A melanoma multiepitope polypeptide induces specific CD8+ T-cell response

Adva Levy, Jacob Pitcovski, Shoshana Frankenburg*, Orit Elias, Yael Altuvia, Hanna Margalit, Tamar Peretz, Jacob Golenser, Michal Lotem

*Corresponding author for this work

Research output: Contribution to journalArticlepeer-review

11 Scopus citations


Strategies using epitope-based vaccination are being considered for melanoma immunotherapy, in an attempt to overcome failure of other modalities. In the present study, we designed and produced a multiepitope polypeptide for melanoma (MEP-mel), which contains three repeats of four antigenic epitopes (gp100: 209-217 (210M); gp100: 280-288 (288V); Mart1: 26-35 (27L); tyrosinase: 368-376 (370D). The peptides were attached to each other by linkers containing sequences recognized by the proteasome, to improve protein cleavage and antigen presentation. The results show that peptide-specific T cells produced IFN-γ when stimulated with MEP-mel-transfected dendritic cells. The presentation of peptides by MEP-mel-transfected dendritic cells was proteasome-dependent and was more long-lasting than the presentation of exogenously delivered native peptides. When dendritic cells were loaded with MEP-mel protein, weak cross presentation was induced. The production of multiepitope molecules based on several peptides linked by sequences sensitive to proteasomal cleavage represents a promising new tool for the improvement of cancer immunotherapy.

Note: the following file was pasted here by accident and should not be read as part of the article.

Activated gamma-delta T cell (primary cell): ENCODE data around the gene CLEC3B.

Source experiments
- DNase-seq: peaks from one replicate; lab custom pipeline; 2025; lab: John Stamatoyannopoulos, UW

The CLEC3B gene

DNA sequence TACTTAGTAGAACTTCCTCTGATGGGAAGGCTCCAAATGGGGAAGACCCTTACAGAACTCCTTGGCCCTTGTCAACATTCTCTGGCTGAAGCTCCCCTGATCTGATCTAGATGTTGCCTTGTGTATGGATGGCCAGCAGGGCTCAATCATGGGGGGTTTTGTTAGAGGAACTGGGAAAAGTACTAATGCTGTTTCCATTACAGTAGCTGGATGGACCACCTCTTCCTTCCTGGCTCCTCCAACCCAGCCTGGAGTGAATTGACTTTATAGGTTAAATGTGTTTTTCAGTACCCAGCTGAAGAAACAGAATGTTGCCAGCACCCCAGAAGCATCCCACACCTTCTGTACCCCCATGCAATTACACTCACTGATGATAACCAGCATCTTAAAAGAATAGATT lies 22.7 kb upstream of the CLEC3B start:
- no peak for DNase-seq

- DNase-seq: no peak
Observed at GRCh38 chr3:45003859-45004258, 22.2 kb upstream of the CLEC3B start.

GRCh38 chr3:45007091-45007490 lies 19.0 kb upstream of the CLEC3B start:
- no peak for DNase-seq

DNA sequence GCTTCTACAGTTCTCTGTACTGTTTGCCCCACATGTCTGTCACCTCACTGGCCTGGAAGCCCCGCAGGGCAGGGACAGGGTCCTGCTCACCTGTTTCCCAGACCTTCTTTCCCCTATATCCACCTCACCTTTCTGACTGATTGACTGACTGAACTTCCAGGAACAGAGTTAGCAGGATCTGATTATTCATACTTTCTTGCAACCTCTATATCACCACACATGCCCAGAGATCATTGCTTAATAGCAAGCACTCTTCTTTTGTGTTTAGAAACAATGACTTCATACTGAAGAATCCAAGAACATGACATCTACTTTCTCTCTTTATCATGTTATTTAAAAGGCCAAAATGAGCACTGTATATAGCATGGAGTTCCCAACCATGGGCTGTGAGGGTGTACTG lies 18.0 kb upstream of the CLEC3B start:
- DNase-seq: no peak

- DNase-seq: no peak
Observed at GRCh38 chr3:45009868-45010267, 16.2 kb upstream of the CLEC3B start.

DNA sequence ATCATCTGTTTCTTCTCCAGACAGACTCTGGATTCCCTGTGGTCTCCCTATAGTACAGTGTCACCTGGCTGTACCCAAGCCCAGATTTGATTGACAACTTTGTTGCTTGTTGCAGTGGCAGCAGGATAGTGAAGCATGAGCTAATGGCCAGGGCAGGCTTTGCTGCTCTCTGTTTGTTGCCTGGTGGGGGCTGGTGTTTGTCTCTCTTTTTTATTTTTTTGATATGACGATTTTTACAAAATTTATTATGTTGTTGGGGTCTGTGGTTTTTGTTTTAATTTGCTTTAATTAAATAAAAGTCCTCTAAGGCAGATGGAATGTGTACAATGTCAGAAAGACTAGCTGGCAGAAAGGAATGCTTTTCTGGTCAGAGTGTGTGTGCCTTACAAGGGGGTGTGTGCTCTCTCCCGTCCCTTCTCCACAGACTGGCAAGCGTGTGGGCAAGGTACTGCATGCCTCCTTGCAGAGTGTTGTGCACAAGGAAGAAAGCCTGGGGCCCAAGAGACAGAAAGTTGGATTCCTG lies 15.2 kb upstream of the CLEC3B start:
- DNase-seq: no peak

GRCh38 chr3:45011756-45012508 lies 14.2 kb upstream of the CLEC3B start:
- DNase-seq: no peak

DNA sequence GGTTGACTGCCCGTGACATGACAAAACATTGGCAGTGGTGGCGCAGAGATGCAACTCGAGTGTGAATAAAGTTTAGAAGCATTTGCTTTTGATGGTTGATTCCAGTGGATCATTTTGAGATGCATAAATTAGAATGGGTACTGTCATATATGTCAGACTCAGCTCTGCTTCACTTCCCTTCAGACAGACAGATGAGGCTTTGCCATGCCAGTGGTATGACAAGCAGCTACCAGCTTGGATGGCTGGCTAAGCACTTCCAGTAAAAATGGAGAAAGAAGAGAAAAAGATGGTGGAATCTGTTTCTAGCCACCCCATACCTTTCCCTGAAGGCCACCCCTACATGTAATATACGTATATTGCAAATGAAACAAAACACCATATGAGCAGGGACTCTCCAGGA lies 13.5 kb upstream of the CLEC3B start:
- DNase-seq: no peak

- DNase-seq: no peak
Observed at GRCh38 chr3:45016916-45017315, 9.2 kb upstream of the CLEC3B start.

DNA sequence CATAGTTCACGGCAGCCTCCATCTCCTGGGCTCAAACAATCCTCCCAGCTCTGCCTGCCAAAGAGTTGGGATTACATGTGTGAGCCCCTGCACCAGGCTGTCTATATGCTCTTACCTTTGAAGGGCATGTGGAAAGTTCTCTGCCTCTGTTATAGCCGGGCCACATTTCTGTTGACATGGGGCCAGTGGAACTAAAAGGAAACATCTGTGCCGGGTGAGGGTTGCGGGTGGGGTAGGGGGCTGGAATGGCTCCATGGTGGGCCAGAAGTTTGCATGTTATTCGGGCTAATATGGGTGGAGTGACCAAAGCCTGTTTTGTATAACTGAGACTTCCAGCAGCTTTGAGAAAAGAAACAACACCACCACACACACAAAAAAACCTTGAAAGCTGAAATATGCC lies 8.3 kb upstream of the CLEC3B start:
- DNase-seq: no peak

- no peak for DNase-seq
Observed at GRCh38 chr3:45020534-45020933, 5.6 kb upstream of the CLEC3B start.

Original languageAmerican English
Pages (from-to)24-30
Number of pages7
JournalCellular Immunology
Issue number1-2
StatePublished - Nov 2007

Bibliographical note

Funding Information:
This work was supported by NIH Grant 1 R21 CA114160-01A1 (to S.F.), by the Israel Ministry of Commerce, and by the Chief Scientist of the Israel Ministry of Health. Several of the T-cell lines used were kindly provided by the Surgery Branch, NCI, NIH.


  • Cytotoxic T cells
  • Melanoma
  • Multiepitope


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